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"It's so beautifully arranged on the the plate – you know someone's fingers have been all over it." – Julia Child

Posts tagged Greenmarket

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Farmers’ markets pop up under white tents around the city throughout the spring, summer, and fall, and they are one of our favorite places to shop. Sure, brick and-mortar markets are necessary and the Cookin’ half of us visits two to three a day, but crowded, neon-illuminated aisles slowly navigated by angry old ladies with rickety carts and kids on Razors will grate on anyone’s nerves. People often suggest that we order food for photo shoots, but, to me (Maria) grocery shopping is a bit like foreplay, and I like to spend time getting to know what I’m buying; if it’s produce, I’m definitely getting to second base with it. Sure, you can get fruits and vegetables delivered to your home, but it is endlessly more satisfying to see, smell, and touch each slender-necked zucchini, each tangle patterned cantaloupe. More pleasurable still is spending a sun-drenched morning at the greenmarket leisurely going through these motions.

Last Saturday, Tara and I went to the Union Square Greenmarket, arriving before the crowds made it difficult to navigate. Piles of fuchsia radishes with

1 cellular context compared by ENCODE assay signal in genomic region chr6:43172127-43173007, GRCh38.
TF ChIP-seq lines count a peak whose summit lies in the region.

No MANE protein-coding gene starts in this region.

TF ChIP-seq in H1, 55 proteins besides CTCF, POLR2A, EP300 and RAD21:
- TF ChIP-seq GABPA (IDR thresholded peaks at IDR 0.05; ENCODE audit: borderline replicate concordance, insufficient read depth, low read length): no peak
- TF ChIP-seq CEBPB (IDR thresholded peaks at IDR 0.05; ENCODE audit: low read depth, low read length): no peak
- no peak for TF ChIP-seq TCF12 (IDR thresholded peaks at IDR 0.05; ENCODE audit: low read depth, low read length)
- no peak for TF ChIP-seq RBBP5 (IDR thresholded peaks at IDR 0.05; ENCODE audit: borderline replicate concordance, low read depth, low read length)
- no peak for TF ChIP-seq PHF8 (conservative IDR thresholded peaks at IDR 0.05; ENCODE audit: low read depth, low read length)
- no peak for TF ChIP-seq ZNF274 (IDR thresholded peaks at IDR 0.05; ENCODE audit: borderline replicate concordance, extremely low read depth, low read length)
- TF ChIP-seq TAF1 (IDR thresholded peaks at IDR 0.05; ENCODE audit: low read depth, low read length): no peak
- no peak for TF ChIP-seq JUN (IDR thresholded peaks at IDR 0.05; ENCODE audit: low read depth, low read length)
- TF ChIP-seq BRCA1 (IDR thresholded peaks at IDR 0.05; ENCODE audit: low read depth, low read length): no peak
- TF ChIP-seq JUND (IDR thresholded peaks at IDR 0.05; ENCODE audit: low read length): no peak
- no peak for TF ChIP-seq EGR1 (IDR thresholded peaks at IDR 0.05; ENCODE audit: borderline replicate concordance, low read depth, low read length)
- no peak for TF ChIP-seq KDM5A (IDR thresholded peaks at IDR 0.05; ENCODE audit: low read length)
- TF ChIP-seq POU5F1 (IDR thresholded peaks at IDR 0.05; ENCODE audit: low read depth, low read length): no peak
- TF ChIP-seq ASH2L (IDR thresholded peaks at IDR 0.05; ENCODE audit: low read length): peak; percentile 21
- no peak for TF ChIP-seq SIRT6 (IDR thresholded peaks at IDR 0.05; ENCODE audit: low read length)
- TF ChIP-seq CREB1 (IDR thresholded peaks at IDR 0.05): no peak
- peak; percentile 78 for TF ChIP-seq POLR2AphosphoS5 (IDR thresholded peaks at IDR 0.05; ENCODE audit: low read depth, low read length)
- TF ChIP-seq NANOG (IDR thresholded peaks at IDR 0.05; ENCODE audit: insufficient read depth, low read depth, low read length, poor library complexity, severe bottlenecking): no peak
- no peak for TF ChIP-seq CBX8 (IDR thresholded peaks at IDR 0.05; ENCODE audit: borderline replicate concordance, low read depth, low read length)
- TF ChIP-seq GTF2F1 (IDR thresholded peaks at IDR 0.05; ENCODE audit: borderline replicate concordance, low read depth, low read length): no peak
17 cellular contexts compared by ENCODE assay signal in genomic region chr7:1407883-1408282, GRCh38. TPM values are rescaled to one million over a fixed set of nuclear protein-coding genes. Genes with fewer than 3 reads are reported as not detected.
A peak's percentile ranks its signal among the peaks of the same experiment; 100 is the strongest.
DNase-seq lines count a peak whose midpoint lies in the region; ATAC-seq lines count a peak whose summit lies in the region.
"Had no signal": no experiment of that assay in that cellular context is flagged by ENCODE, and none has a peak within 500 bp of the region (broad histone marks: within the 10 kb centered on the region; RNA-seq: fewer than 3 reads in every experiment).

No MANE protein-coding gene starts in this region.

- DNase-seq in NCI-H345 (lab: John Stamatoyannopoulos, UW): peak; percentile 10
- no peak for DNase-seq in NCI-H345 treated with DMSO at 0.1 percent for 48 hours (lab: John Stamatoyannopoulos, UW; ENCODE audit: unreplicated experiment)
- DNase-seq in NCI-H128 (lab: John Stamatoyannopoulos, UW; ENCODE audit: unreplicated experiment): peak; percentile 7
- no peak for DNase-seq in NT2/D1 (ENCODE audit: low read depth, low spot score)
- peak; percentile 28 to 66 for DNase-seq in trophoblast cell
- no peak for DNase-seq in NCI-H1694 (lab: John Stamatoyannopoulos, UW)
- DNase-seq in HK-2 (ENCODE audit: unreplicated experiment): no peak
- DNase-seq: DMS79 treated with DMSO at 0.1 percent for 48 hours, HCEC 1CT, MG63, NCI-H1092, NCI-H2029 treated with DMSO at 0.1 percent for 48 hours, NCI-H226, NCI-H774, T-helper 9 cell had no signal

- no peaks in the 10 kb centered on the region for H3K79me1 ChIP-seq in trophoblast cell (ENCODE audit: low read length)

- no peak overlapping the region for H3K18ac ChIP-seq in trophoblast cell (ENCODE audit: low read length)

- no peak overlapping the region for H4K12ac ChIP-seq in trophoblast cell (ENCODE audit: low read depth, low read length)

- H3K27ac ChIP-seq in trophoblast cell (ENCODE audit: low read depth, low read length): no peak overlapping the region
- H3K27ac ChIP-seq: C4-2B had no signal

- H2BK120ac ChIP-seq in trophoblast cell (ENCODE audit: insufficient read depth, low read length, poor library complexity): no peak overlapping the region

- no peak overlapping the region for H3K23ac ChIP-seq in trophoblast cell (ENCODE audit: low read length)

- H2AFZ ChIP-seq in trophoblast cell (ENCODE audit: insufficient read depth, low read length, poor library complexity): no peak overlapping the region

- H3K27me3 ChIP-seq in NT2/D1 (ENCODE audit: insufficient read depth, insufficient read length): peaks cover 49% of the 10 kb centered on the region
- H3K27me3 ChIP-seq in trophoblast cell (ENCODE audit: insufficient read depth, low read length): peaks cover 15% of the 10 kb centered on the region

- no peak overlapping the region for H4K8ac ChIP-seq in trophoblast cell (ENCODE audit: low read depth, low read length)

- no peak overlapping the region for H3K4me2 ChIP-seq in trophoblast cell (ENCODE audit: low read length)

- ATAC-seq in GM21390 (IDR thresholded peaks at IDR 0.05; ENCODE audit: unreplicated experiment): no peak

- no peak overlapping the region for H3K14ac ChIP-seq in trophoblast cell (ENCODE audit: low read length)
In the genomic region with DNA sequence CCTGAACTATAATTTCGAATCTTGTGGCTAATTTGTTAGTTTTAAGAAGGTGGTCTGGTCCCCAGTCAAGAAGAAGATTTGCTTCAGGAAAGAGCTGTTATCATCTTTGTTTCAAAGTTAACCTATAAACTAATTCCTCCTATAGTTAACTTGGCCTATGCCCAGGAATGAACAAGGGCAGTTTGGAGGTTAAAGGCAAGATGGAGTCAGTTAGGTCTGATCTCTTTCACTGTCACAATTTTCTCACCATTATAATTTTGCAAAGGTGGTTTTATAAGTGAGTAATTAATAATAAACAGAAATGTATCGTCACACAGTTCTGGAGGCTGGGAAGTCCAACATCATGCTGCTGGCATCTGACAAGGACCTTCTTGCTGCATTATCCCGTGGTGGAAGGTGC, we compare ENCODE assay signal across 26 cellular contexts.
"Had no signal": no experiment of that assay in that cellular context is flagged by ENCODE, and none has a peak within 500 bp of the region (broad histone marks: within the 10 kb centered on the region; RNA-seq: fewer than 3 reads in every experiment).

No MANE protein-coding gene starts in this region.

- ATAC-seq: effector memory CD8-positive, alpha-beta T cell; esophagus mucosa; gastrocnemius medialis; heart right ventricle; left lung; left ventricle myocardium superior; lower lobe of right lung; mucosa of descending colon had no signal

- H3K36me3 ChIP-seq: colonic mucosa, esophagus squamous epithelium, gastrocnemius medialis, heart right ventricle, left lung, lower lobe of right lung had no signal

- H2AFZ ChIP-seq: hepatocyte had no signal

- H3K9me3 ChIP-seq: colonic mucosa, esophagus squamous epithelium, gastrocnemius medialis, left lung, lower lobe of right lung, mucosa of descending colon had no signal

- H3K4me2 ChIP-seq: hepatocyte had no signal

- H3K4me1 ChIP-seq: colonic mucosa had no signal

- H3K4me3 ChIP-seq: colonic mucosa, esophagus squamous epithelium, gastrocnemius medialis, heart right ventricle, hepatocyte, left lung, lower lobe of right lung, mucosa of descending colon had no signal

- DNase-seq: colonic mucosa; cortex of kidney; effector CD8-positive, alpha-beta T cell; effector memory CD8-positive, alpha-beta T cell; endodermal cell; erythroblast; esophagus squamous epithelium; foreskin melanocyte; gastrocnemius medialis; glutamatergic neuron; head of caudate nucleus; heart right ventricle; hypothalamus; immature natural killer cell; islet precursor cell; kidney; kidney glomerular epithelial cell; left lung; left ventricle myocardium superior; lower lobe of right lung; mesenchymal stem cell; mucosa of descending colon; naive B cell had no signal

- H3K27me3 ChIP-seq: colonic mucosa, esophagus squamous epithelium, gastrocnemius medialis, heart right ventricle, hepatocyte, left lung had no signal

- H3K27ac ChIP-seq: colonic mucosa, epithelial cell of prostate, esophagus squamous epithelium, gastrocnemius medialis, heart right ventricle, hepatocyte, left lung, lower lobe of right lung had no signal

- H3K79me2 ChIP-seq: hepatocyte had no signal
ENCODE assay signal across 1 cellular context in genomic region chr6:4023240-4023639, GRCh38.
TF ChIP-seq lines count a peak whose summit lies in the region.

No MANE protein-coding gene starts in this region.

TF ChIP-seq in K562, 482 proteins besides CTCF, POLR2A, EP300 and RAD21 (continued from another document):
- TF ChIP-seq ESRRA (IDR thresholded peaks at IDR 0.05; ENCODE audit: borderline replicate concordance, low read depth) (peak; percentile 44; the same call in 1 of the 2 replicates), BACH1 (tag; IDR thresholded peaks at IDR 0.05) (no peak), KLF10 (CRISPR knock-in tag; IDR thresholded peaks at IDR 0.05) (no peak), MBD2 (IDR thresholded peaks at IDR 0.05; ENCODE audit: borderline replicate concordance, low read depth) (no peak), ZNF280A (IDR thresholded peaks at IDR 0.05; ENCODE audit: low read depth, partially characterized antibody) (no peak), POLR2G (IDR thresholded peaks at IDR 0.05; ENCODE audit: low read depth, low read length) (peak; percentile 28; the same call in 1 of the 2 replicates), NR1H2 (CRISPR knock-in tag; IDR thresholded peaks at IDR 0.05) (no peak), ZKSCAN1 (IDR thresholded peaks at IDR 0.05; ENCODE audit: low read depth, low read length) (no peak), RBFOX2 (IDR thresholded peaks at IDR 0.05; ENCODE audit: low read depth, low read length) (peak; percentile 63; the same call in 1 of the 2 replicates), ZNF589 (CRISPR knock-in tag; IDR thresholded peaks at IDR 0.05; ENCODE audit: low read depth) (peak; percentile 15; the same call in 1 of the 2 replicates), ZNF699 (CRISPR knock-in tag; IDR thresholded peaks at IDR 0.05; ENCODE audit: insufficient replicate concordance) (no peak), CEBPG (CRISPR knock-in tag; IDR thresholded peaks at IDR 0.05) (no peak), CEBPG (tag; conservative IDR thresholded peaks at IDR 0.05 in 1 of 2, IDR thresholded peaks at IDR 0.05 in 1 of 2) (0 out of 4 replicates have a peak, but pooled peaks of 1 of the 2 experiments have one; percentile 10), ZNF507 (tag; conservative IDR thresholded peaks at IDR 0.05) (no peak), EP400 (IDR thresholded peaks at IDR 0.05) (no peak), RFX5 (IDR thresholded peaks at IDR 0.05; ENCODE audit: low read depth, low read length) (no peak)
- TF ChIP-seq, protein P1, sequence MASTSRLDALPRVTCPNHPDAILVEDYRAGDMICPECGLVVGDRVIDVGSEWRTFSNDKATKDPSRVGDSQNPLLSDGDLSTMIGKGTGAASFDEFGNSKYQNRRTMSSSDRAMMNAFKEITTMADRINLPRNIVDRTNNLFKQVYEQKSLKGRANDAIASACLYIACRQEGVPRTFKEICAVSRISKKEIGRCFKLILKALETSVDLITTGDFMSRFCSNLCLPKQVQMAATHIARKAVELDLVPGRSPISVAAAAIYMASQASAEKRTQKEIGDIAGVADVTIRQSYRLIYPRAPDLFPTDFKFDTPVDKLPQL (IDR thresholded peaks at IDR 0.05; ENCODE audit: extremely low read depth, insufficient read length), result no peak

roots curled like small rodents’, wooden crates’ edges breached by gooseneck gourds, wildflowers abuzz with dizzy bees, emerald leafy greens bunched into
edible bouquets, dark crusty loaves of bread; the feast begins even before you’ve stuffed your tote bag.

Our greenmarket jaunt was all about going there without a shopping list (which is completely foreign to me as I usually type them up by supermarket section) and
picking up whatever seemed most appealing. Do the same; you’ll be surprised at how little fresh ingredients need to shine.
Below are a few recipes we pulled together for brunch later that morning; hopefully they’ll inspire you to shop outside this weekend.

GRILLED ZUCCHINI BLOSSOM SANDWICHES
Makes 4 sandwiches
The key to the success of these sandwiches is good ingredients. We like a Wonder Bread and American cheese version just like the next guy, but gussy the old standard with local cheese and artisan bread. Our choices are in the recipe, but feel free to use your own selections.
Zucchini blossoms are that vegetable’s  bold and beautiful décor – luckily, they’re edible, too.

8 slices peasant bread, cut ¾-inch thick
6 tablespoons olive oil
8 ounces Brigid’s Abbey cheese, thinly sliced (See Headnote)
16 zucchini blossoms
Salt and pepper

Adjust oven rack to middle position and preheat oven to 400°F.

Brush each slice of bread on both sides with 4 tablespoons oil. Heat large skillet over medium heat and grill bread in two batches until lightly toasted on both sides, about 4 minutes.  Transfer bread to large baking sheet.

Distribute cheese evenly among bread slices and place in oven. Bake until cheese is melted and bubbling, 6 to 8 minutes.  Transfer tray to cooling rack.

Heat remaining 2 tablespoons oil in now empty skillet until shimmering. Add zucchini blossoms and sautée just until wilted, about 30 seconds. Season with salt and pepper.

Divide zucchini blossoms among 4 bread slices. Top with remaining bread slices, cheese-side down. Serve.

KALE AND PEACH SALAD